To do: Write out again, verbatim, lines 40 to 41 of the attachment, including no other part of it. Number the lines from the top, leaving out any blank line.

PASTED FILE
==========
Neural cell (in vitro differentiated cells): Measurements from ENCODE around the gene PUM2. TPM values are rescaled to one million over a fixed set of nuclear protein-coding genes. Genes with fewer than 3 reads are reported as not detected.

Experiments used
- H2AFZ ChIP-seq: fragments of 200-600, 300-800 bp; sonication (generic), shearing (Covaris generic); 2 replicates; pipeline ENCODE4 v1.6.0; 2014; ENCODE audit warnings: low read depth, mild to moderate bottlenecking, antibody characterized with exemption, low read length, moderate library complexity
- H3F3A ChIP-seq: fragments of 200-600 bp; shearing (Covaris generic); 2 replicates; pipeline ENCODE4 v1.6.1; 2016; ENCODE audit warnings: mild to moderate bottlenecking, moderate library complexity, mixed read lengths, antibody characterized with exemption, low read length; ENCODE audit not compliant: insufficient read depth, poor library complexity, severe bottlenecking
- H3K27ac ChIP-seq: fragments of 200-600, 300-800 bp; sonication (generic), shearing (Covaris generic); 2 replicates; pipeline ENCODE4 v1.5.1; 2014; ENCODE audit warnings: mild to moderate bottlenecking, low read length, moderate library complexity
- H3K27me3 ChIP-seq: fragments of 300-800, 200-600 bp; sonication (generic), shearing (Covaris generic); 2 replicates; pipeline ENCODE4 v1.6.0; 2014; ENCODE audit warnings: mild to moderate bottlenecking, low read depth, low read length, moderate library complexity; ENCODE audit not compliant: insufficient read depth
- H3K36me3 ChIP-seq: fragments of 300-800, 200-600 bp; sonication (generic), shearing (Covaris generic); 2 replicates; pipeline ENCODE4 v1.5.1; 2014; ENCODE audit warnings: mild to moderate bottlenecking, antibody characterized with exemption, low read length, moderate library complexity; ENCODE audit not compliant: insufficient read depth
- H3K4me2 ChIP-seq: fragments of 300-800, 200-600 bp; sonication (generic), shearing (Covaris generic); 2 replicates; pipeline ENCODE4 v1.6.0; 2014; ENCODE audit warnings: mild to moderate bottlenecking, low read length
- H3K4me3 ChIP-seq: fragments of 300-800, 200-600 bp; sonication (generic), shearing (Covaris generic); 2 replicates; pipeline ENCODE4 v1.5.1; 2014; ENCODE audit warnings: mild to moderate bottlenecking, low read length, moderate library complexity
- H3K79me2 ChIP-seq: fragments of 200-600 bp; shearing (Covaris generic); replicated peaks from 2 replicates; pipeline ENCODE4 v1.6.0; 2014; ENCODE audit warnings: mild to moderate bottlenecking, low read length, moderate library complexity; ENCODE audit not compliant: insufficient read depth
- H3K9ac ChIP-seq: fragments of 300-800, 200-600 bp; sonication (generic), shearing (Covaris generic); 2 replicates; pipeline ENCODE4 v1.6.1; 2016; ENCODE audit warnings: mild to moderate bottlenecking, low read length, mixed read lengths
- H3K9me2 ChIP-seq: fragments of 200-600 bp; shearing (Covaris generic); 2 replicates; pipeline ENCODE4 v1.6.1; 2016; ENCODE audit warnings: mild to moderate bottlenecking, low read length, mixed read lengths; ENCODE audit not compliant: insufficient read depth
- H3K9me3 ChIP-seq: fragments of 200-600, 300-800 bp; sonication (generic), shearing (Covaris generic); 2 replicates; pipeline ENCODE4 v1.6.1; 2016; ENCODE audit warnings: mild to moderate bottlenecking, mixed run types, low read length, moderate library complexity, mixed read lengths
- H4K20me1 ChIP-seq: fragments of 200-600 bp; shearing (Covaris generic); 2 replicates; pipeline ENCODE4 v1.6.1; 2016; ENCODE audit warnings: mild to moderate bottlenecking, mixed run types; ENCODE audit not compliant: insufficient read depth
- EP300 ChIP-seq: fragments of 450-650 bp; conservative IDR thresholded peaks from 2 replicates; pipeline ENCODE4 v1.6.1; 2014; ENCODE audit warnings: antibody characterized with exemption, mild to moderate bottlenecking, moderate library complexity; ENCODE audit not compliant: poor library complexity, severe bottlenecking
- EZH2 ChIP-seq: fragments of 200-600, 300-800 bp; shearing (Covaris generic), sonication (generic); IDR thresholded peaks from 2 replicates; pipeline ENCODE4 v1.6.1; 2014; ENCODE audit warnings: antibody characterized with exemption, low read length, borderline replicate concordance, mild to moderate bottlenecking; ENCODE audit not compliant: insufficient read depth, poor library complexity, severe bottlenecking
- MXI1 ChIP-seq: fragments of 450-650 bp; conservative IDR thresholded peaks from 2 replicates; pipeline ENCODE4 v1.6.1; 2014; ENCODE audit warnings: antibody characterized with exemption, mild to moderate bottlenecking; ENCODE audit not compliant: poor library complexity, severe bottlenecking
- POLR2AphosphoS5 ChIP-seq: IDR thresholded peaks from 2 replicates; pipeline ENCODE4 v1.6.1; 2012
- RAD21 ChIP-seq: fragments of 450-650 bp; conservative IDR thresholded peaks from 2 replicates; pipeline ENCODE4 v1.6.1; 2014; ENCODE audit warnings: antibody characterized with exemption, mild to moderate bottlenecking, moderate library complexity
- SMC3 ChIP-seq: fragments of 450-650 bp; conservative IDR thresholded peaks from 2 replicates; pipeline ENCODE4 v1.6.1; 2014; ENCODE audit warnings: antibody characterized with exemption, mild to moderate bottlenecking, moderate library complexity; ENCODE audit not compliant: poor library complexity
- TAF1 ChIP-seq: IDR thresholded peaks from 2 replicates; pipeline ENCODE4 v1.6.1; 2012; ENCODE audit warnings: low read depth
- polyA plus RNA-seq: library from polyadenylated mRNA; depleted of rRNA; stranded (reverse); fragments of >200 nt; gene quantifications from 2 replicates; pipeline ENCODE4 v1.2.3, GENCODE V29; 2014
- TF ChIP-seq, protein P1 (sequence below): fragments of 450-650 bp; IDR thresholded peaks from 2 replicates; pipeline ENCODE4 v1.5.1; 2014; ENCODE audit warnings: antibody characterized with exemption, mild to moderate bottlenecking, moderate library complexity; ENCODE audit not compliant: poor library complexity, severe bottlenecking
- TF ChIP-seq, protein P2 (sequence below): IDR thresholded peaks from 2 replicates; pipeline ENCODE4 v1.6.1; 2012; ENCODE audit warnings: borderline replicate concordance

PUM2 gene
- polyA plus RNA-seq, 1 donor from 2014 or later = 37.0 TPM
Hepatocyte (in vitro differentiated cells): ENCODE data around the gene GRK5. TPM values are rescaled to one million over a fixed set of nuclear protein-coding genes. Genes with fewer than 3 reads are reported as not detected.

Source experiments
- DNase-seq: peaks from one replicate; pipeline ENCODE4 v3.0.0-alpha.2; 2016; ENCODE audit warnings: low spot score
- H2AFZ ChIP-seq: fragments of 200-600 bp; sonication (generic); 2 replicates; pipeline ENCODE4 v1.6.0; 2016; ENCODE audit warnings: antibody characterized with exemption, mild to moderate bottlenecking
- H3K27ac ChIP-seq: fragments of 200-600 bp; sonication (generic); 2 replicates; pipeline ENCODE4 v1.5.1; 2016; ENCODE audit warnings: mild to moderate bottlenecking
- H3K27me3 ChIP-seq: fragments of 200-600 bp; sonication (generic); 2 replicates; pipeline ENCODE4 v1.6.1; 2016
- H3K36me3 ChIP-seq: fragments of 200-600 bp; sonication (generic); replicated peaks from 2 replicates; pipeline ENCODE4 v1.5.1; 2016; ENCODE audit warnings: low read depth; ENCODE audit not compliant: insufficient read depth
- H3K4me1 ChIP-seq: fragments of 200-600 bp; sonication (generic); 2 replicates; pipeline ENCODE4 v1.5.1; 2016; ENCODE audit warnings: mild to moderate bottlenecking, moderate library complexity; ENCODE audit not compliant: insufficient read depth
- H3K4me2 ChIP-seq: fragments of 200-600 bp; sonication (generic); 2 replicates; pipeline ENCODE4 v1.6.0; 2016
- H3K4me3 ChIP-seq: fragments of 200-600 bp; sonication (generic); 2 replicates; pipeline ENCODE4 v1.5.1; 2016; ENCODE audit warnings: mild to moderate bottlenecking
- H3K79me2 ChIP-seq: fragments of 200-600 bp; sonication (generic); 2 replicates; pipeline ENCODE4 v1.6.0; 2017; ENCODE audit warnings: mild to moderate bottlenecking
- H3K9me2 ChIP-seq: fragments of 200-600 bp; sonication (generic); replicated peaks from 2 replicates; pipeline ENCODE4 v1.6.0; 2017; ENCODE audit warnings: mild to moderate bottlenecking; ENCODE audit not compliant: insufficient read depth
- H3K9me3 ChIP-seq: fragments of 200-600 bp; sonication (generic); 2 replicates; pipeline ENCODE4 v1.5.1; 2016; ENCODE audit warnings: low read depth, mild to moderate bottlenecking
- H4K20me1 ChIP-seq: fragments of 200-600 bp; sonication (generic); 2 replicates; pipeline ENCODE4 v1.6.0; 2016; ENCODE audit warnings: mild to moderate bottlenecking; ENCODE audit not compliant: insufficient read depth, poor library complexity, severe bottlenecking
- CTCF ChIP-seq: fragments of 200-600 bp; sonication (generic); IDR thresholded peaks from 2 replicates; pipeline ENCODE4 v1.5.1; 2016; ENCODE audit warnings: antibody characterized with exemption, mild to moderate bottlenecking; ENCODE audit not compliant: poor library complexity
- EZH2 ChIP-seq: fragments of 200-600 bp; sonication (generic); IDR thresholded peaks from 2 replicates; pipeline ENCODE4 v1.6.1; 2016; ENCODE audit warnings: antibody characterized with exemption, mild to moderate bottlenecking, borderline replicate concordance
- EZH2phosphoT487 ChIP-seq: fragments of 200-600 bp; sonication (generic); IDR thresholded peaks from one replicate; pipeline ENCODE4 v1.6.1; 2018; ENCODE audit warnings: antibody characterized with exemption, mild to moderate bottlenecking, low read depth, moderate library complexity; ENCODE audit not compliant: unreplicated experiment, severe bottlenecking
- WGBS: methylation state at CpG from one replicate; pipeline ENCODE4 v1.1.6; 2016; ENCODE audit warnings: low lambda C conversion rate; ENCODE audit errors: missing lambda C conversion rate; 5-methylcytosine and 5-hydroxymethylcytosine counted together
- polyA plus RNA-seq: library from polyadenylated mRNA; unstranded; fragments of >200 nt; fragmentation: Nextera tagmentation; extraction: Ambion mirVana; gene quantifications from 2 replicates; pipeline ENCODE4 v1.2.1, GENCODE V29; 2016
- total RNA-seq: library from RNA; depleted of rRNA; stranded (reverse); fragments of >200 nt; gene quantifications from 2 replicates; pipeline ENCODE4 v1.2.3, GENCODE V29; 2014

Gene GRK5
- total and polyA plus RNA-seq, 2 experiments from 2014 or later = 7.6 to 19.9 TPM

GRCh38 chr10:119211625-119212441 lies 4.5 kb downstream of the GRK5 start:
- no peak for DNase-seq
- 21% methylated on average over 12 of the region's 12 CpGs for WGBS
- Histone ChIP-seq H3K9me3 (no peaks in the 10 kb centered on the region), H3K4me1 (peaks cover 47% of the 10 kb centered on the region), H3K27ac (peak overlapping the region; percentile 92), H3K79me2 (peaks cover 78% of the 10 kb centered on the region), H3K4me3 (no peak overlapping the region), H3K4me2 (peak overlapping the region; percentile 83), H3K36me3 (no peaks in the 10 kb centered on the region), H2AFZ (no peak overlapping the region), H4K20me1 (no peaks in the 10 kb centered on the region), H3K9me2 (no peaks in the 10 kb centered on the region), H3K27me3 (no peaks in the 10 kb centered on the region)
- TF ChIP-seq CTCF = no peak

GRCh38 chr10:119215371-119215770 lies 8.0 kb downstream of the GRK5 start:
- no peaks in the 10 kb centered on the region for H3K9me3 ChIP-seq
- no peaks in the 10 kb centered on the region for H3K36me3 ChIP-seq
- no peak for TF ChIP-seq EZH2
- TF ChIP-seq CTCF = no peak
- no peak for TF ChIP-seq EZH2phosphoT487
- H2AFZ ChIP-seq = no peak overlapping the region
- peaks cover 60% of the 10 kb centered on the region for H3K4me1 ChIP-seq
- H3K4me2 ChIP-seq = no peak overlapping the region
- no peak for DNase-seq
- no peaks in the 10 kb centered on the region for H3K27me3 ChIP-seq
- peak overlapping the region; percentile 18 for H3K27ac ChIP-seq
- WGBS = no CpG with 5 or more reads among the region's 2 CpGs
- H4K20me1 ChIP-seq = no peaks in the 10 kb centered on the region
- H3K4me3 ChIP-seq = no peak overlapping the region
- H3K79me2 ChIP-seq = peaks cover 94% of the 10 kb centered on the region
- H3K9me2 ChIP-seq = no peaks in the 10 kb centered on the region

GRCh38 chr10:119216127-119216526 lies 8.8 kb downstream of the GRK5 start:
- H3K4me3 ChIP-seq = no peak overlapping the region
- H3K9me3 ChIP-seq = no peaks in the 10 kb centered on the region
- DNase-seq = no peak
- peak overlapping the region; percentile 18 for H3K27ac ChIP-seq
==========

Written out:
- H4K20me1 ChIP-seq: fragments of 200-600 bp; sonication (generic); 2 replicates; pipeline ENCODE4 v1.6.0; 2016; ENCODE audit warnings: mild to moderate bottlenecking; ENCODE audit not compliant: insufficient read depth, poor library complexity, severe bottlenecking
- CTCF ChIP-seq: fragments of 200-600 bp; sonication (generic); IDR thresholded peaks from 2 replicates; pipeline ENCODE4 v1.5.1; 2016; ENCODE audit warnings: antibody characterized with exemption, mild to moderate bottlenecking; ENCODE audit not compliant: poor library complexity